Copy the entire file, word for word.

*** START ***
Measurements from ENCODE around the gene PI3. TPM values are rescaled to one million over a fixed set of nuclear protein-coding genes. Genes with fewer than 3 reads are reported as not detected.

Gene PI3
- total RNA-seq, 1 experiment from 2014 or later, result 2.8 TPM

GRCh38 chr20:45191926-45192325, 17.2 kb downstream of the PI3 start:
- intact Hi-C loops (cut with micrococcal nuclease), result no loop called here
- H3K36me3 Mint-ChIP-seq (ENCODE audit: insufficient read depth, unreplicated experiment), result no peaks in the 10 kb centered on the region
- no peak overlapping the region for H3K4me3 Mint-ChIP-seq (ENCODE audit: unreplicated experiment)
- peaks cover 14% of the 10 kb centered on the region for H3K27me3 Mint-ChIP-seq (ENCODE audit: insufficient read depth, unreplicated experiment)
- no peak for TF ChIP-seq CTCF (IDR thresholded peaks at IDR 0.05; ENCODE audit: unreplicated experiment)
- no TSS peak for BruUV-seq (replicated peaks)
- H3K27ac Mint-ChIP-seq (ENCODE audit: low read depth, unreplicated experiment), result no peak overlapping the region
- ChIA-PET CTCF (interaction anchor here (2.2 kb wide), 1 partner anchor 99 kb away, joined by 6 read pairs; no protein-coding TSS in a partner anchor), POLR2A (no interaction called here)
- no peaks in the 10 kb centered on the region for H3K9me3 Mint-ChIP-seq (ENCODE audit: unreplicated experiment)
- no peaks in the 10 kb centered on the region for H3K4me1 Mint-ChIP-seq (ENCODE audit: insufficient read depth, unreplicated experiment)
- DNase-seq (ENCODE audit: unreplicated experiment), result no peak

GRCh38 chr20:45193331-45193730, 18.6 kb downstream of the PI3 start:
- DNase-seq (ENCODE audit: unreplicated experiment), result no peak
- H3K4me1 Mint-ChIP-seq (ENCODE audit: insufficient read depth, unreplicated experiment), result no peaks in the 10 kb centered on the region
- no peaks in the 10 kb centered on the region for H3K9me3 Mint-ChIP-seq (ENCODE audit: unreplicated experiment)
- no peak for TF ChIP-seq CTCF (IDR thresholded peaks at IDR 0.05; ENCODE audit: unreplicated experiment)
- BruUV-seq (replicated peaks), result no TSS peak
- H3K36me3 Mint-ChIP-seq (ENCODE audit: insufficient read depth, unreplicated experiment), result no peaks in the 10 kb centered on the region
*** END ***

Measurements from ENCODE around the gene PI3. TPM values are rescaled to one million over a fixed set of nuclear protein-coding genes. Genes with fewer than 3 reads are reported as not detected.

Gene PI3
- total RNA-seq, 1 experiment from 2014 or later, result 2.8 TPM

GRCh38 chr20:45191926-45192325, 17.2 kb downstream of the PI3 start:
- intact Hi-C loops (cut with micrococcal nuclease), result no loop called here
- H3K36me3 Mint-ChIP-seq (ENCODE audit: insufficient read depth, unreplicated experiment), result no peaks in the 10 kb centered on the region
- no peak overlapping the region for H3K4me3 Mint-ChIP-seq (ENCODE audit: unreplicated experiment)
- peaks cover 14% of the 10 kb centered on the region for H3K27me3 Mint-ChIP-seq (ENCODE audit: insufficient read depth, unreplicated experiment)
- no peak for TF ChIP-seq CTCF (IDR thresholded peaks at IDR 0.05; ENCODE audit: unreplicated experiment)
- no TSS peak for BruUV-seq (replicated peaks)
- H3K27ac Mint-ChIP-seq (ENCODE audit: low read depth, unreplicated experiment), result no peak overlapping the region
- ChIA-PET CTCF (interaction anchor here (2.2 kb wide), 1 partner anchor 99 kb away, joined by 6 read pairs; no protein-coding TSS in a partner anchor), POLR2A (no interaction called here)
- no peaks in the 10 kb centered on the region for H3K9me3 Mint-ChIP-seq (ENCODE audit: unreplicated experiment)
- no peaks in the 10 kb centered on the region for H3K4me1 Mint-ChIP-seq (ENCODE audit: insufficient read depth, unreplicated experiment)
- DNase-seq (ENCODE audit: unreplicated experiment), result no peak

GRCh38 chr20:45193331-45193730, 18.6 kb downstream of the PI3 start:
- DNase-seq (ENCODE audit: unreplicated experiment), result no peak
- H3K4me1 Mint-ChIP-seq (ENCODE audit: insufficient read depth, unreplicated experiment), result no peaks in the 10 kb centered on the region
- no peaks in the 10 kb centered on the region for H3K9me3 Mint-ChIP-seq (ENCODE audit: unreplicated experiment)
- no peak for TF ChIP-seq CTCF (IDR thresholded peaks at IDR 0.05; ENCODE audit: unreplicated experiment)
- BruUV-seq (replicated peaks), result no TSS peak
- H3K36me3 Mint-ChIP-seq (ENCODE audit: insufficient read depth, unreplicated experiment), result no peaks in the 10 kb centered on the region